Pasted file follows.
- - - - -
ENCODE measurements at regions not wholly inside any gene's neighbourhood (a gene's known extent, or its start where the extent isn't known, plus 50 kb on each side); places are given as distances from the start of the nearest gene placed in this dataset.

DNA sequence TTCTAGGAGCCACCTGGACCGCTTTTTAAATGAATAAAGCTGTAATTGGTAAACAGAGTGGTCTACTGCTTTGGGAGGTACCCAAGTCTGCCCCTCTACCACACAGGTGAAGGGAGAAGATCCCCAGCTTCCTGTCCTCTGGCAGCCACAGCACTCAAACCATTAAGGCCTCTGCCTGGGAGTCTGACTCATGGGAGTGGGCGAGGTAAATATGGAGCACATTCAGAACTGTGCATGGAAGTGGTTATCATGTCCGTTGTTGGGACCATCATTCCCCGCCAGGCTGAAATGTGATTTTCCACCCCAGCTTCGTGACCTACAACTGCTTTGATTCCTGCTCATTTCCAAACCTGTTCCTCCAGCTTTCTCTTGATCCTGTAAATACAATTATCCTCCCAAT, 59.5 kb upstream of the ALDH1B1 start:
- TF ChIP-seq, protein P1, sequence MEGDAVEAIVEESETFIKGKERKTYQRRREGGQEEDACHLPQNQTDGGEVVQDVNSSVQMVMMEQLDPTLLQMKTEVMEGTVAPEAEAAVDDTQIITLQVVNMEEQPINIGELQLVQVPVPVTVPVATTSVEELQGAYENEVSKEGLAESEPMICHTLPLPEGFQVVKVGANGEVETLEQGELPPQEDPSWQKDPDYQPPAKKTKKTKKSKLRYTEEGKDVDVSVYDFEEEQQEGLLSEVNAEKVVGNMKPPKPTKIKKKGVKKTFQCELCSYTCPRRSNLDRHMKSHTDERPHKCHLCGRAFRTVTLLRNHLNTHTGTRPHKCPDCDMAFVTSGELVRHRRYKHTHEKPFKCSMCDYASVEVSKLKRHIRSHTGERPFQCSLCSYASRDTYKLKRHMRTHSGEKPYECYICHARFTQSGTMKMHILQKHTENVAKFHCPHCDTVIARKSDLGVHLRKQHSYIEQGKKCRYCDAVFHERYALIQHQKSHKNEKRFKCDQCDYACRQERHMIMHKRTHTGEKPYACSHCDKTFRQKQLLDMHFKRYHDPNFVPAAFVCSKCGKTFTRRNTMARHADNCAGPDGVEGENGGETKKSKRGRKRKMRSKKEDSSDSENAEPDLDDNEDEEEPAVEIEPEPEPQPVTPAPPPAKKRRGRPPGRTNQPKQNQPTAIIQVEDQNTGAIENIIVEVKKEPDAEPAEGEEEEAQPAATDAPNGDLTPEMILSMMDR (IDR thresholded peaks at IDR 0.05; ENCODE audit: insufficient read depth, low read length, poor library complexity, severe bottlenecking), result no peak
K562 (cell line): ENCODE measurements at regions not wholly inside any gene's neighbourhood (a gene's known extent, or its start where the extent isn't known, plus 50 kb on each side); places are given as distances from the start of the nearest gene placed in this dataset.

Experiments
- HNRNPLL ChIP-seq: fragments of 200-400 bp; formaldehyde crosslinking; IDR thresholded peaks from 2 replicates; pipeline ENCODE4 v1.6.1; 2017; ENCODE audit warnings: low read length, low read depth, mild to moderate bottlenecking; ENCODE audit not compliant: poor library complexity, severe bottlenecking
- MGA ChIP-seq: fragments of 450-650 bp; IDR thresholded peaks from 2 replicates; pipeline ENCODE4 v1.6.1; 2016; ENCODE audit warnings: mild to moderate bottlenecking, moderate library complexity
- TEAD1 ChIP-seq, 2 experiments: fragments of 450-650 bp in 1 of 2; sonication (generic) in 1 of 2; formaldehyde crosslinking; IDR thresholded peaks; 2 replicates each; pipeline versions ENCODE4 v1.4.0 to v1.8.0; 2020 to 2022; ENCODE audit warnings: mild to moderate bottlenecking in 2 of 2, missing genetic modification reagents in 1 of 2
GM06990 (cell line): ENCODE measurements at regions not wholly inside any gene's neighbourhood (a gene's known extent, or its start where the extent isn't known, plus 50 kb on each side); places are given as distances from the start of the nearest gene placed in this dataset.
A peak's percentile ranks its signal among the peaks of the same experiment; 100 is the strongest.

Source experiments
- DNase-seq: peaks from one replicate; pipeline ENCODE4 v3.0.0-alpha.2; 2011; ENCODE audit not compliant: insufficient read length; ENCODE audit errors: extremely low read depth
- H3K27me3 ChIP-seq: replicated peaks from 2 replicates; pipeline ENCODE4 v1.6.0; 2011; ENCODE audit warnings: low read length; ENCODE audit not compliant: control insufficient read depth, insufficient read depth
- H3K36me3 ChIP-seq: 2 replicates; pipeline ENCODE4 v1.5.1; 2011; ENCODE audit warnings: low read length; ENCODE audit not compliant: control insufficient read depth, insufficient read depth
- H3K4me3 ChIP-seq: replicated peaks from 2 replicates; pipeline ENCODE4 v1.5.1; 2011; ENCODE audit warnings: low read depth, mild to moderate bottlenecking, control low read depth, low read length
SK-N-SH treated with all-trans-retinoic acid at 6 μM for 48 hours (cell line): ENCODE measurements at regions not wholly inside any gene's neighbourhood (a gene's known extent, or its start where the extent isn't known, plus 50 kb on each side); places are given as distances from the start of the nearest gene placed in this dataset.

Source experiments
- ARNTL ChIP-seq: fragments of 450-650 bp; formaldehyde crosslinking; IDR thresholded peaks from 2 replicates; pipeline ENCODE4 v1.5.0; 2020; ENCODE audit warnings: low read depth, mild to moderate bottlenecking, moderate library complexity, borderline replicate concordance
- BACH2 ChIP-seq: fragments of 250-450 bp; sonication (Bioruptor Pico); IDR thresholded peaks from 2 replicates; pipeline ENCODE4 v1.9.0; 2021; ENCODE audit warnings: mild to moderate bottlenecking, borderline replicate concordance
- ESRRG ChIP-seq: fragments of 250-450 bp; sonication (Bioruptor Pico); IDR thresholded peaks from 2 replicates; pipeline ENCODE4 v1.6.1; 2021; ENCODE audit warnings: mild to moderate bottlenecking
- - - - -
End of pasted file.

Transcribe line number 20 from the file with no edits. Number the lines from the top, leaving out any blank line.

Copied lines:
- ESRRG ChIP-seq: fragments of 250-450 bp; sonication (Bioruptor Pico); IDR thresholded peaks from 2 replicates; pipeline ENCODE4 v1.6.1; 2021; ENCODE audit warnings: mild to moderate bottlenecking